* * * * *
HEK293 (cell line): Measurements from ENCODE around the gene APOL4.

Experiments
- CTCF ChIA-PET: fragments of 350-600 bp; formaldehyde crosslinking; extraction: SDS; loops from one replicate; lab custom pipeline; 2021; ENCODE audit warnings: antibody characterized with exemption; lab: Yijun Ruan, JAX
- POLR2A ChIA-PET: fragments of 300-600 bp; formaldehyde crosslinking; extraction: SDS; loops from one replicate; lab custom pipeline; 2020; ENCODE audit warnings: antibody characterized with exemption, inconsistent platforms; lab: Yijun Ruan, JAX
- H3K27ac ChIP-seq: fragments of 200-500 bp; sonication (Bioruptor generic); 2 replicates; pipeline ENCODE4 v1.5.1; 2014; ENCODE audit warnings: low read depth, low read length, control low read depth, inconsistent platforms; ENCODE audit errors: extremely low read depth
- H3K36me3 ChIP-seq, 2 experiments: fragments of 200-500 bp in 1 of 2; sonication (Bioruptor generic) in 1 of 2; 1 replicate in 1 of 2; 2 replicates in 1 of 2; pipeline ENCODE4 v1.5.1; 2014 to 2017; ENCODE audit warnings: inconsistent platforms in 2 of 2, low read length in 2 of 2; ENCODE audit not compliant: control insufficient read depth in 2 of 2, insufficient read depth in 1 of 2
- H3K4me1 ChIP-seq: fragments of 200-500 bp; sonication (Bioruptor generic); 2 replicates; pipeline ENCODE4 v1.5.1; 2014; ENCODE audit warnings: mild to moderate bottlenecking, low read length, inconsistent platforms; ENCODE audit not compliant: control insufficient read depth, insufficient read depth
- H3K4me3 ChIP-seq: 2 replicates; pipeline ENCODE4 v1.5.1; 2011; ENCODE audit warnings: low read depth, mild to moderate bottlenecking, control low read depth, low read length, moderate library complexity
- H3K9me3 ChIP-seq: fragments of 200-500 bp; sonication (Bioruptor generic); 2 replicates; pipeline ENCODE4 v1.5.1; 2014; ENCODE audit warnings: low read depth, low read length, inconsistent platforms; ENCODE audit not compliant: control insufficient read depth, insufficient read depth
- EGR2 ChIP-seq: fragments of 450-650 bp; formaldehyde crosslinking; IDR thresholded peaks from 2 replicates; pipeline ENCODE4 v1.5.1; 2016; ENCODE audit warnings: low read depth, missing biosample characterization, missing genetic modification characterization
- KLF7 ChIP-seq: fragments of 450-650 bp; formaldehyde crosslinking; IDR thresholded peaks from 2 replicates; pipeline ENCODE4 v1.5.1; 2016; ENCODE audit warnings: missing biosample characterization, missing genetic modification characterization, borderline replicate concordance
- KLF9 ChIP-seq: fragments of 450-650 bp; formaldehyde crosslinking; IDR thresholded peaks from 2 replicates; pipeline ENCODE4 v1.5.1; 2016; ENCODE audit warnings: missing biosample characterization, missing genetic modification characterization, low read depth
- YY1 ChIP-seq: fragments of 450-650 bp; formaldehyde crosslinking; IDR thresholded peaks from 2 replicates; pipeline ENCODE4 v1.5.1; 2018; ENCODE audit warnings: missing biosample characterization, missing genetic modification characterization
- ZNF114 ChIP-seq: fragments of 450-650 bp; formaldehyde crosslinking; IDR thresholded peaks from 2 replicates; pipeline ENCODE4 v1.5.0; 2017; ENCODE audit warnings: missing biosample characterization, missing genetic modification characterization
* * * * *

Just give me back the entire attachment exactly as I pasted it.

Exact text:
HEK293 (cell line): Measurements from ENCODE around the gene APOL4.

Experiments
- CTCF ChIA-PET: fragments of 350-600 bp; formaldehyde crosslinking; extraction: SDS; loops from one replicate; lab custom pipeline; 2021; ENCODE audit warnings: antibody characterized with exemption; lab: Yijun Ruan, JAX
- POLR2A ChIA-PET: fragments of 300-600 bp; formaldehyde crosslinking; extraction: SDS; loops from one replicate; lab custom pipeline; 2020; ENCODE audit warnings: antibody characterized with exemption, inconsistent platforms; lab: Yijun Ruan, JAX
- H3K27ac ChIP-seq: fragments of 200-500 bp; sonication (Bioruptor generic); 2 replicates; pipeline ENCODE4 v1.5.1; 2014; ENCODE audit warnings: low read depth, low read length, control low read depth, inconsistent platforms; ENCODE audit errors: extremely low read depth
- H3K36me3 ChIP-seq, 2 experiments: fragments of 200-500 bp in 1 of 2; sonication (Bioruptor generic) in 1 of 2; 1 replicate in 1 of 2; 2 replicates in 1 of 2; pipeline ENCODE4 v1.5.1; 2014 to 2017; ENCODE audit warnings: inconsistent platforms in 2 of 2, low read length in 2 of 2; ENCODE audit not compliant: control insufficient read depth in 2 of 2, insufficient read depth in 1 of 2
- H3K4me1 ChIP-seq: fragments of 200-500 bp; sonication (Bioruptor generic); 2 replicates; pipeline ENCODE4 v1.5.1; 2014; ENCODE audit warnings: mild to moderate bottlenecking, low read length, inconsistent platforms; ENCODE audit not compliant: control insufficient read depth, insufficient read depth
- H3K4me3 ChIP-seq: 2 replicates; pipeline ENCODE4 v1.5.1; 2011; ENCODE audit warnings: low read depth, mild to moderate bottlenecking, control low read depth, low read length, moderate library complexity
- H3K9me3 ChIP-seq: fragments of 200-500 bp; sonication (Bioruptor generic); 2 replicates; pipeline ENCODE4 v1.5.1; 2014; ENCODE audit warnings: low read depth, low read length, inconsistent platforms; ENCODE audit not compliant: control insufficient read depth, insufficient read depth
- EGR2 ChIP-seq: fragments of 450-650 bp; formaldehyde crosslinking; IDR thresholded peaks from 2 replicates; pipeline ENCODE4 v1.5.1; 2016; ENCODE audit warnings: low read depth, missing biosample characterization, missing genetic modification characterization
- KLF7 ChIP-seq: fragments of 450-650 bp; formaldehyde crosslinking; IDR thresholded peaks from 2 replicates; pipeline ENCODE4 v1.5.1; 2016; ENCODE audit warnings: missing biosample characterization, missing genetic modification characterization, borderline replicate concordance
- KLF9 ChIP-seq: fragments of 450-650 bp; formaldehyde crosslinking; IDR thresholded peaks from 2 replicates; pipeline ENCODE4 v1.5.1; 2016; ENCODE audit warnings: missing biosample characterization, missing genetic modification characterization, low read depth
- YY1 ChIP-seq: fragments of 450-650 bp; formaldehyde crosslinking; IDR thresholded peaks from 2 replicates; pipeline ENCODE4 v1.5.1; 2018; ENCODE audit warnings: missing biosample characterization, missing genetic modification characterization
- ZNF114 ChIP-seq: fragments of 450-650 bp; formaldehyde crosslinking; IDR thresholded peaks from 2 replicates; pipeline ENCODE4 v1.5.0; 2017; ENCODE audit warnings: missing biosample characterization, missing genetic modification characterization